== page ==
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5.4, 5.5 and the Bittersweet Road Ahead

Crowfall has certainly come a long way in its three years. When we started this blog, it was just two guys (one who mostly acts as an editor now) with a game nowhere close to completion. I personally have taken a ton of flack for not spending my waking free time playtesting, especially when coupled with being the primary author of a theorycrafting blog (and all of my other projects ::cough::). Yet, tracing back my roots to when I really enjoyed this sport of mathing up my gameplay, I find myself oddly entertained by recent developments.

I remember some of the criticisms of my Doctrine piece. No one thought it was necessary to plan your guild’s “build” strategy to that extent. Some recent changes to how training and the VIP system work, absolutely lessened it from “critically important” to merely “important”. Yet, as 5.4 landed and the Crowfall vision™ for crafting and gathering started to be realized, it quickly dawned on quite a few of the naysayers. Wait, I need a dedicated crafter to make gear? or better, I need how many alts to make this stuff? Instead of debating which combat trees to pursue, players started picking between gathering or crafting choices. The field of viable choices (as determined by the hardcore tester playerbase) expanded with this VIP change, but the burdens and realities of succeeding in Crowfall did not.

Guilds are essentially a sort of pseudo network of (potentially) organized players. These networks would need redundancies and plans, long before any would use them. Many guilds recognized that the organizations who had these plans in place for achieving critical mass in crafting and gathering would be way out in front of their enemies. Before our eyes, players began to see glimpses of what Crowfall would become. We saw assassins and duelists moving about, seeking out enemy crafters to loot their corpses and ruin guild master-plans. We saw players spending their entire days crafting or gathering, and combat players waiting eagerly for the results. It was at this moment, the glory of what Crowfall might become was revealed. The machinations were exposed. The curtains pulled back.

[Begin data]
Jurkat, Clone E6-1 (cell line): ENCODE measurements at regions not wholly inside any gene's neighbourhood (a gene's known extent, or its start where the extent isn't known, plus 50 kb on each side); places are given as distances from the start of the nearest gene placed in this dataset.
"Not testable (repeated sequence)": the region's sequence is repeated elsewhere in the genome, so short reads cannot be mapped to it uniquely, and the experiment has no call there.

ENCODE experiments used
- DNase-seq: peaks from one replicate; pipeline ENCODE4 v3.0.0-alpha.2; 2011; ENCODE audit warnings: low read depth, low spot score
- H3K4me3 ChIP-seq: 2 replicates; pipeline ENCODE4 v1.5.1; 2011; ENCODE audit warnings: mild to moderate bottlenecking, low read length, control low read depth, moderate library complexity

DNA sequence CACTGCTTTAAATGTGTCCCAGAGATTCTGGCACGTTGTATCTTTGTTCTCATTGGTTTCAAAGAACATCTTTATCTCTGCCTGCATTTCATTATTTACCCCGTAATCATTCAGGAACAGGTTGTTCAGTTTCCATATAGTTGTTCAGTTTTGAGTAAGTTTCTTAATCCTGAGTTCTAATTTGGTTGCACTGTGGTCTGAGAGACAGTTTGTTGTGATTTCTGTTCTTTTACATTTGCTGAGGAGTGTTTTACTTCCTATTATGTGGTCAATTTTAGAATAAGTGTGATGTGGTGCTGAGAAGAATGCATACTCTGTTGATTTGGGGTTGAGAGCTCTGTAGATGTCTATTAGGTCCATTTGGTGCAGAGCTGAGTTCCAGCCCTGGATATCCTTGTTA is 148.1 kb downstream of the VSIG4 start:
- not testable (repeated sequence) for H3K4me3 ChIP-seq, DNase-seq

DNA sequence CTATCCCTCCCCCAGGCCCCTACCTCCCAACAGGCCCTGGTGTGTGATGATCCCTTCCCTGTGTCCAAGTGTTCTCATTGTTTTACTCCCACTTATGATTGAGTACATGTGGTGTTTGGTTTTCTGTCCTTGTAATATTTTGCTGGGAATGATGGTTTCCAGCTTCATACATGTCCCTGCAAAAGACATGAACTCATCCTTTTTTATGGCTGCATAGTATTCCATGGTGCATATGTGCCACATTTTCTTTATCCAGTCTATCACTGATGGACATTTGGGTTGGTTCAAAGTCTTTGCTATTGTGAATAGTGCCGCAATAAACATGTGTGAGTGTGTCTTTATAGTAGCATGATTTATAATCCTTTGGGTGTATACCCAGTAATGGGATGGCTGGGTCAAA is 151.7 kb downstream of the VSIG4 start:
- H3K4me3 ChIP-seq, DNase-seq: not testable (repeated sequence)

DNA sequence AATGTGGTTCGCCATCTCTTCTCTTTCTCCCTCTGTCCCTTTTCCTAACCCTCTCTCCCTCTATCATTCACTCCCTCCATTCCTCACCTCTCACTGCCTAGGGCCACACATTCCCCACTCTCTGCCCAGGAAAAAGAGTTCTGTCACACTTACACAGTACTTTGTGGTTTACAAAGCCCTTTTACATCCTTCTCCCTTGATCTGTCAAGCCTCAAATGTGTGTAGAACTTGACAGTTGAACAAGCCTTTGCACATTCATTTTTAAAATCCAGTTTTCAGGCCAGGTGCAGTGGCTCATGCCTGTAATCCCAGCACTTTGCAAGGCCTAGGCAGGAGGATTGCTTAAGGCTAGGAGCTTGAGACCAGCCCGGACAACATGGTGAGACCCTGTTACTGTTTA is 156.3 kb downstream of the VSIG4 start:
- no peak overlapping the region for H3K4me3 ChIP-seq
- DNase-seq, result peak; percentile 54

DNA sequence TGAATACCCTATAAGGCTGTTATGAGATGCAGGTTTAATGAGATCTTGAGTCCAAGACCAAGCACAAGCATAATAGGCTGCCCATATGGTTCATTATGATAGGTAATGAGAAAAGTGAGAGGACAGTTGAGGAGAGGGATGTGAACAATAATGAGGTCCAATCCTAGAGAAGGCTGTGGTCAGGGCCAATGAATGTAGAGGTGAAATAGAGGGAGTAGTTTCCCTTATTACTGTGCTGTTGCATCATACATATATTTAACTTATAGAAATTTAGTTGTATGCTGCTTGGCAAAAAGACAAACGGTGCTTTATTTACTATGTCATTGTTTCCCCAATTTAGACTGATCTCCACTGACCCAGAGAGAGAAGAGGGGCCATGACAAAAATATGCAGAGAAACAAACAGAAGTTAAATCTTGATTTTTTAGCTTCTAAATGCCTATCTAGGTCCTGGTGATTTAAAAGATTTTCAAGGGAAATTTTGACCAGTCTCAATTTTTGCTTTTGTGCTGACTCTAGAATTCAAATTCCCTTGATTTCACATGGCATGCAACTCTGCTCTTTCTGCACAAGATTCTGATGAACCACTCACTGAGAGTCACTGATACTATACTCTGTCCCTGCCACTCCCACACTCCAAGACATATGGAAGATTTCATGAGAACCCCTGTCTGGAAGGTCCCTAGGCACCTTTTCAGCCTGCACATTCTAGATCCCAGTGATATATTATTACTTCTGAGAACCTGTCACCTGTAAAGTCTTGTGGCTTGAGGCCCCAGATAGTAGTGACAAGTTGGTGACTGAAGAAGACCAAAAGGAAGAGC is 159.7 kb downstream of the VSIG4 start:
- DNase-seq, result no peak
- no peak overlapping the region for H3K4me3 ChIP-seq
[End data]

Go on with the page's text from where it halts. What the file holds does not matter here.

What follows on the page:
Then, in an instant, it was taken away. The sullen truth of what Crowfalls soft-launch would look like was laid bare.

Soft-Launch: A Bleak and Harsh Winter

It struck me as oddly poetic that Crowfall would likely incorporate seasons and that each campaign would culminate in a brutal Winter. After 5.4 launched, it felt like the opposite had happened and we had kicked off a campaign in the dead of Winter. When 5.4 launched on the “Live” test server, a technical upgrade forced them to wipe the entirety of all skill trees of the active testers. Every one was effectively “restarted” to zero. Happening at the same time, Advanced Crafting was altered to require the use of crafting stations. These stations would only be found inside contested keeps and forts (at least in the 3-faction campaigns). The race to fashion advanced gear was on… except everyone was a tortoise.

Before you could even get serious about crafting, you had to gather. You had to gather with horribly awful tools made from subpar materials despite being surrounded by a cornucopia of high-end resource nodes. Everything was taunting the playerbase; the tools, the nodes, the skill tree and the arduous time it would take to be able to craft anything of merit or note. It is, to be frank, a bleak herald of things to come.

Shortly after it became clear that most people were going to be in for a rough time, a quick tweet to the amazing J Todd Coleman and he implemented a fix for the players. ACE implemented a radical 10X speed increase on the training of all skills. This solved everything… for awhile.